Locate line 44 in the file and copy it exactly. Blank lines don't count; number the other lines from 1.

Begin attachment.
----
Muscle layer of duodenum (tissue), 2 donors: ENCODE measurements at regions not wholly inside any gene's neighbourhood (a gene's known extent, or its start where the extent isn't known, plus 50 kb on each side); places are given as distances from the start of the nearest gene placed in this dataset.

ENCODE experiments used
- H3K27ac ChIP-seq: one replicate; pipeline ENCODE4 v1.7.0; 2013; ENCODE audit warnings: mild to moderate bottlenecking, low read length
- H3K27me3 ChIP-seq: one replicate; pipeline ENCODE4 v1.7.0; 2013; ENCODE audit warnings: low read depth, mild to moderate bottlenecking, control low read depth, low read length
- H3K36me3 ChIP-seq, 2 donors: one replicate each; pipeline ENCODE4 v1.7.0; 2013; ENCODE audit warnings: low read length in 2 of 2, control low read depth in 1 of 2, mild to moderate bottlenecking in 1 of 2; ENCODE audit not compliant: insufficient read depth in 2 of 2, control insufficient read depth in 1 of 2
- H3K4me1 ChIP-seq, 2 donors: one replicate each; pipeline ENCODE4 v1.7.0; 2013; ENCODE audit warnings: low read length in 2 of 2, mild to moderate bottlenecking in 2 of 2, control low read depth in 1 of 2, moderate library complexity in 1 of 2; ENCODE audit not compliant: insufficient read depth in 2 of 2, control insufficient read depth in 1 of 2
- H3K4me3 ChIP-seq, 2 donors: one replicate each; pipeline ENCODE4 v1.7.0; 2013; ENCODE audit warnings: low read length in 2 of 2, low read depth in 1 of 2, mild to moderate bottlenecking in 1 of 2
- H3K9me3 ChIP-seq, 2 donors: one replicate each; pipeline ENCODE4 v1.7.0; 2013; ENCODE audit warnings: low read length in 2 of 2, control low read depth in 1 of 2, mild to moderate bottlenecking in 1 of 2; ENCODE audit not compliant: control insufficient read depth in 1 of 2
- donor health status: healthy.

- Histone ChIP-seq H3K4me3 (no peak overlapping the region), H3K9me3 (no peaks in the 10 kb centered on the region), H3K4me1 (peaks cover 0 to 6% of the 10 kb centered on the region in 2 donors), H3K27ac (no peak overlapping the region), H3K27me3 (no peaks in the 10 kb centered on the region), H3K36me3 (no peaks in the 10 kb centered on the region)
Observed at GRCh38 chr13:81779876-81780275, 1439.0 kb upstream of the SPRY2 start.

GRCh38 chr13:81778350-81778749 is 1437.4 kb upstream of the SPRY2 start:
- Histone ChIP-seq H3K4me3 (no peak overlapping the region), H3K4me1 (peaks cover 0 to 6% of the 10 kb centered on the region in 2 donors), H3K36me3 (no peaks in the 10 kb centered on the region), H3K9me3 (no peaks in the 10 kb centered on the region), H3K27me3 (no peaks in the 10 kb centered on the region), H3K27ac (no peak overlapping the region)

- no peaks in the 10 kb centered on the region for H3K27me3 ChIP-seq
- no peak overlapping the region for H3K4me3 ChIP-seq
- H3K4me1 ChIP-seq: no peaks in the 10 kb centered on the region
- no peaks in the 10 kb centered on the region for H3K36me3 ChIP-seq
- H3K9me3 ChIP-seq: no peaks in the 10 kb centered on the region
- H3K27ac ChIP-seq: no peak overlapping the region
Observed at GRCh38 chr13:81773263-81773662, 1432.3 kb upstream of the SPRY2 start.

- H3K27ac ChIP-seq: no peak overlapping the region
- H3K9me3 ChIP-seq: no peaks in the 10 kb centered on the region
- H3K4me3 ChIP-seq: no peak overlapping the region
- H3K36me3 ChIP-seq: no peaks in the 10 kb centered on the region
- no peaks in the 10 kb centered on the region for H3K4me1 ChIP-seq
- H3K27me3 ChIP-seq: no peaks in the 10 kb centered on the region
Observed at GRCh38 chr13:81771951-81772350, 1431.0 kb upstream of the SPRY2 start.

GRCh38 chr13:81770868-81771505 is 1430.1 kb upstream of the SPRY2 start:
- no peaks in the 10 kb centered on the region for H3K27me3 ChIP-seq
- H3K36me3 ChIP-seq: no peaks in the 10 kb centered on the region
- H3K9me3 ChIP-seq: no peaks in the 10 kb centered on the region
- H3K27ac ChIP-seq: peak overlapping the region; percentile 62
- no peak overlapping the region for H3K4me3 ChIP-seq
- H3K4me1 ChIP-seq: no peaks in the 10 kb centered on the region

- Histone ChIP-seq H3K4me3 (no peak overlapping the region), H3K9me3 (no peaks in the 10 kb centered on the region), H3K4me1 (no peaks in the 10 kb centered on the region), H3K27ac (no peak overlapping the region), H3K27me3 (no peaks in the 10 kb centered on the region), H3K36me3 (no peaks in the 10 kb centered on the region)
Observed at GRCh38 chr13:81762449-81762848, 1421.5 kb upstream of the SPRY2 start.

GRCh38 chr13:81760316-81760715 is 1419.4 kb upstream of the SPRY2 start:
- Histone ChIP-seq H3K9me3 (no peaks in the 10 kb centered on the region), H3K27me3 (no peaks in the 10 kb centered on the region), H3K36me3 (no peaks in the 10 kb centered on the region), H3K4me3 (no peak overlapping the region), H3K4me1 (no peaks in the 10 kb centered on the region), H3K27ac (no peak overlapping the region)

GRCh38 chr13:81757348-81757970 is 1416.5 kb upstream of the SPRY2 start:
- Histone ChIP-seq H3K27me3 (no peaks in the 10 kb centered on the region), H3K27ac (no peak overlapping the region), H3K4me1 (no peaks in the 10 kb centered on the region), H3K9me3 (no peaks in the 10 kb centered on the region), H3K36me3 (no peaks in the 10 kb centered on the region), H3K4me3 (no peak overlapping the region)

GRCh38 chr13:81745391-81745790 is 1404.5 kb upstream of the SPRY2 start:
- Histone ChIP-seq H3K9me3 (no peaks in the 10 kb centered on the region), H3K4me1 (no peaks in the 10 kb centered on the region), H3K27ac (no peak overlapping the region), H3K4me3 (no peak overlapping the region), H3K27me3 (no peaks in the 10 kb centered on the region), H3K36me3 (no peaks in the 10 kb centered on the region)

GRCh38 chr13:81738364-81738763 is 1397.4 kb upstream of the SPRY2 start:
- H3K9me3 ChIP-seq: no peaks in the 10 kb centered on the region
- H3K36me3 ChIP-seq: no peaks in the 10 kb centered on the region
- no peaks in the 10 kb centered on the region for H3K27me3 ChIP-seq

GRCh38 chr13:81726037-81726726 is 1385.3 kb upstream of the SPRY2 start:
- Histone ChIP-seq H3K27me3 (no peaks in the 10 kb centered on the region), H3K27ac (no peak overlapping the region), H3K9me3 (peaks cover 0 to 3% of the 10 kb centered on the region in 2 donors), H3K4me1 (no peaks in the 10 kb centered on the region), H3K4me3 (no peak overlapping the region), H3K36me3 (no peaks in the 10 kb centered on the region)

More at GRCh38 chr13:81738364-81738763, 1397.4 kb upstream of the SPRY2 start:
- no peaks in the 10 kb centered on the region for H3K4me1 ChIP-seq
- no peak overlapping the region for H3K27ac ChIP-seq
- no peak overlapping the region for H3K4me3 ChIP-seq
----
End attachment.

- H3K9me3 ChIP-seq: no peaks in the 10 kb centered on the region